Are Bernanke and the Fed Playing Favorites With Bailout Money?
Today the U.S. Government Accountability Office (-GAO) published the results of a recent audit of emergency lending activities by the Federal Reserve Bank. The audit found that “The Reserve Banks, primarily FRBNY, awarded 103 contracts worth $659.4 million from 2008 through 2010 to help carry out their emergency activities,” and may have been doing so on a less than fair basis. GAO writes, “Most of the contracts, including 8 of the 10 highest-value contracts, were awarded non-competitively, primarily due to exigent circumstances. These contract awards were consistent with FRBNY’s acquisition policies, but the policies could be improved by providing additional guidance on the use of competition exceptions, such as seeking as much competition as practicable and limiting the duration of noncompetitive contracts to the exigency period.”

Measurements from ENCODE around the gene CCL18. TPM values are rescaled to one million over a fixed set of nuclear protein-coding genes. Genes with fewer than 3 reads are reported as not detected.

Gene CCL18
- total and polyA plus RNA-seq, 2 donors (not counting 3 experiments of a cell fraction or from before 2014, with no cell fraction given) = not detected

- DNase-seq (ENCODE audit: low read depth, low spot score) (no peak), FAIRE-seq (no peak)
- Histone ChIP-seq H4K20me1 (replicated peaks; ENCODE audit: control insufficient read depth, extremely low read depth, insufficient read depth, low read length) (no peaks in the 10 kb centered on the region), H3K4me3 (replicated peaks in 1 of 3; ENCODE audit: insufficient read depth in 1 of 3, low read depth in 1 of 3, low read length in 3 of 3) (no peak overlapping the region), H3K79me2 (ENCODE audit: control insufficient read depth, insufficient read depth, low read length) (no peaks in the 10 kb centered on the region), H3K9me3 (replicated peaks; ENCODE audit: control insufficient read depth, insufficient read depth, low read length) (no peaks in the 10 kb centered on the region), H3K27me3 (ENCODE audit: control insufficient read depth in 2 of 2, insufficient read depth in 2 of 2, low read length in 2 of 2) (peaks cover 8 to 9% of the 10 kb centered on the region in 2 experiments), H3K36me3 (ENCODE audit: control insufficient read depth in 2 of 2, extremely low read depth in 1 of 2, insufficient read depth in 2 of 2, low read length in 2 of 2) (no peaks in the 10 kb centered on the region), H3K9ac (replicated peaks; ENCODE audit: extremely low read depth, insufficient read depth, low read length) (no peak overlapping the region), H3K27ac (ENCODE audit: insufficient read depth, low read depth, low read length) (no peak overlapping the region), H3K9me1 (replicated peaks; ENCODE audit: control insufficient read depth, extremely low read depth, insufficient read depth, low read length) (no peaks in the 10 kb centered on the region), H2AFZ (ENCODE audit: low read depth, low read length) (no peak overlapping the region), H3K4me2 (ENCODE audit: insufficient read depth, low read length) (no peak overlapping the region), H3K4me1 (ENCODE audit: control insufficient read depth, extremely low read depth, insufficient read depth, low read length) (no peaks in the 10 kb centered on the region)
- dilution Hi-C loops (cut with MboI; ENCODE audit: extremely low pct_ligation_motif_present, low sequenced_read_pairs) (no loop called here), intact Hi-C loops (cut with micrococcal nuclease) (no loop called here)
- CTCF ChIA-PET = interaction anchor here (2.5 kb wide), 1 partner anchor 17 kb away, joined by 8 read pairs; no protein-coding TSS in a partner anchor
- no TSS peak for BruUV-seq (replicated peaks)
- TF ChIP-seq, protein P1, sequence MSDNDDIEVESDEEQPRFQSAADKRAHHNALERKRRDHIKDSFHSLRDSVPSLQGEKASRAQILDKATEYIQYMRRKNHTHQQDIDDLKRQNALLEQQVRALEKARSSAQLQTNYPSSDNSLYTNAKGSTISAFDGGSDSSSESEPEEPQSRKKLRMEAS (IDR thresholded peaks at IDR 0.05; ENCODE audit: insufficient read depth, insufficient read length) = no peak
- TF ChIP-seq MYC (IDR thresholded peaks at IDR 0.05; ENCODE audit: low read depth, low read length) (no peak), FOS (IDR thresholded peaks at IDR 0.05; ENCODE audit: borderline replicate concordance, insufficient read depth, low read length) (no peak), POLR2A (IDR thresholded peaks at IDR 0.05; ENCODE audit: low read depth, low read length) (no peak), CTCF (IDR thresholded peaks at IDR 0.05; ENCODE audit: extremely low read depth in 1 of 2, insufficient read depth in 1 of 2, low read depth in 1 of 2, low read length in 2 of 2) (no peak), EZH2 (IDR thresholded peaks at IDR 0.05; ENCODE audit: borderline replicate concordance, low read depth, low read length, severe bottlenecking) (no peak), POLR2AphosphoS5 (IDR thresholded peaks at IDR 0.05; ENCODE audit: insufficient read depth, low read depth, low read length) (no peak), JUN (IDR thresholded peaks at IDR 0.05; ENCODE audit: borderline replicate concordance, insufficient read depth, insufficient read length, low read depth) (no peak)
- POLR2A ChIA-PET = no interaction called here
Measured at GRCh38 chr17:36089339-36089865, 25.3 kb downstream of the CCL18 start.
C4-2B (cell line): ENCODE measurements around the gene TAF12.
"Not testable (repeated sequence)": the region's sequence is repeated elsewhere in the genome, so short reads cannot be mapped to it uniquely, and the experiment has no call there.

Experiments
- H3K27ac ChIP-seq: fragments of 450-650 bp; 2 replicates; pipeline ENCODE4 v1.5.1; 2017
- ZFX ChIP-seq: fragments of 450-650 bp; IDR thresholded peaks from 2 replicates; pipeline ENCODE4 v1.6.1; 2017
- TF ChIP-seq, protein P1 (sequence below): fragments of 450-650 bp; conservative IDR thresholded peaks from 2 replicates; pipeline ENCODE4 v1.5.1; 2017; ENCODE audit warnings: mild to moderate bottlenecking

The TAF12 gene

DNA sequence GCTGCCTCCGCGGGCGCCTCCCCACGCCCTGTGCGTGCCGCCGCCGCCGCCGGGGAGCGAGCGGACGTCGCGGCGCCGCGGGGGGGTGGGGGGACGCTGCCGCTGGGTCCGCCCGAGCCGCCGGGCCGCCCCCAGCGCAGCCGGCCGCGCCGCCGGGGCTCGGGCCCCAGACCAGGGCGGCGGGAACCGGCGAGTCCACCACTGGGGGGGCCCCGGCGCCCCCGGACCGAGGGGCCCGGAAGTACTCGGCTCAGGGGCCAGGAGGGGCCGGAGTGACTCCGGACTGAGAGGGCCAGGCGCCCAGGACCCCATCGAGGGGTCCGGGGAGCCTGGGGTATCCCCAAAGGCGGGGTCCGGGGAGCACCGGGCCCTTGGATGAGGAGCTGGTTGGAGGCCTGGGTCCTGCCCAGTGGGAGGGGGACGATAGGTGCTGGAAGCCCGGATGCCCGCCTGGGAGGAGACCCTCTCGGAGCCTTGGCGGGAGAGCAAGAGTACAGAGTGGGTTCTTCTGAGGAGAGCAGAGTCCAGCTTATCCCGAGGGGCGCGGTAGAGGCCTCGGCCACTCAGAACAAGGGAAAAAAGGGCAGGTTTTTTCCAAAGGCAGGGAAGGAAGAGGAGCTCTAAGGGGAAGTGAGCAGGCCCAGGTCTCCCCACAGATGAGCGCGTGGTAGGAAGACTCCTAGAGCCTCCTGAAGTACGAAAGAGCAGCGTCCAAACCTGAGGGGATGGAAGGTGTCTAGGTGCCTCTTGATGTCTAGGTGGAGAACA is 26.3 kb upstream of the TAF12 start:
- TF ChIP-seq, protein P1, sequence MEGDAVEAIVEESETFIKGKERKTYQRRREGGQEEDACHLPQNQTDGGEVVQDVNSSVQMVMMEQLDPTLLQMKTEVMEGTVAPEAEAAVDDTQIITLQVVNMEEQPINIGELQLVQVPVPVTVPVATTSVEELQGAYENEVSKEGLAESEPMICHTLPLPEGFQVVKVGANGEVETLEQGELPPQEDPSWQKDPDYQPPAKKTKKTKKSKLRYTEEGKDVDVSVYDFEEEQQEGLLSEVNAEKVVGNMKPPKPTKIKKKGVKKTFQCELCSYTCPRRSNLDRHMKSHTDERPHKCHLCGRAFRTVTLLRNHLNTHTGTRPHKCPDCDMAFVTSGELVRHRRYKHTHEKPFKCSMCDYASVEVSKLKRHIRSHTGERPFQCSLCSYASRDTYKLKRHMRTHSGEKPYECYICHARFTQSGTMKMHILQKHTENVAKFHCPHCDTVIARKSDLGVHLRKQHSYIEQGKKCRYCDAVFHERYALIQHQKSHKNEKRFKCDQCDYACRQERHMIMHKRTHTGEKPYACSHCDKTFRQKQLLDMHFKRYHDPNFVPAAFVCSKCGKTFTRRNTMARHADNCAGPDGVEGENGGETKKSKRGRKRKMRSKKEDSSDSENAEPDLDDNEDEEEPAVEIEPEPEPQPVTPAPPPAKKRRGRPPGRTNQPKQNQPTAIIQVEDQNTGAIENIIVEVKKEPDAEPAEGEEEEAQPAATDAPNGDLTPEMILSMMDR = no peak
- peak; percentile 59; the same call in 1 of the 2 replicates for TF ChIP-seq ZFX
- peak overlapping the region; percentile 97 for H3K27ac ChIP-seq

Fed bashers are using the results of the audit as ammunition to go after a highly targeted Bernanke. Sen. Bernie Sanders, for instance, said of the non-competitive handling of contracts, “This is a clear case of socialism for the rich and rugged, you’re-on-your-own individualism for everyone else. No agency of the United States government should be allowed to bail out a foreign bank or corporation without the direct approval of Congress and the president. No one who works for a firm receiving direct financial assistance from the Fed should be allowed to sit on the Fed’s board of directors or be employed by the Fed.” The GAO also recommended that the Fed take action to improve possible conflicts of interest between its employees and large contract recipients. Many recipients of bailout money were closely tied to Federal Reserve Banks, such as JP Morgan’s (NYSE:JPM) CEO Jamie Dimon who also maintained a seat on the board of the New York Fed while his firm got extensive loan assistance from the bank.
While it is certainly important to have collaboration between policy makers and private sector leaders to ensure effective resolution to crises such as the financial meltdown in 2008, law-makers need to ensure that certain interests are not overrepresented through exploitation of these networks. The results of the GAO audit are sure to intensify criticism of friendly overlaps between private sector and government leadership.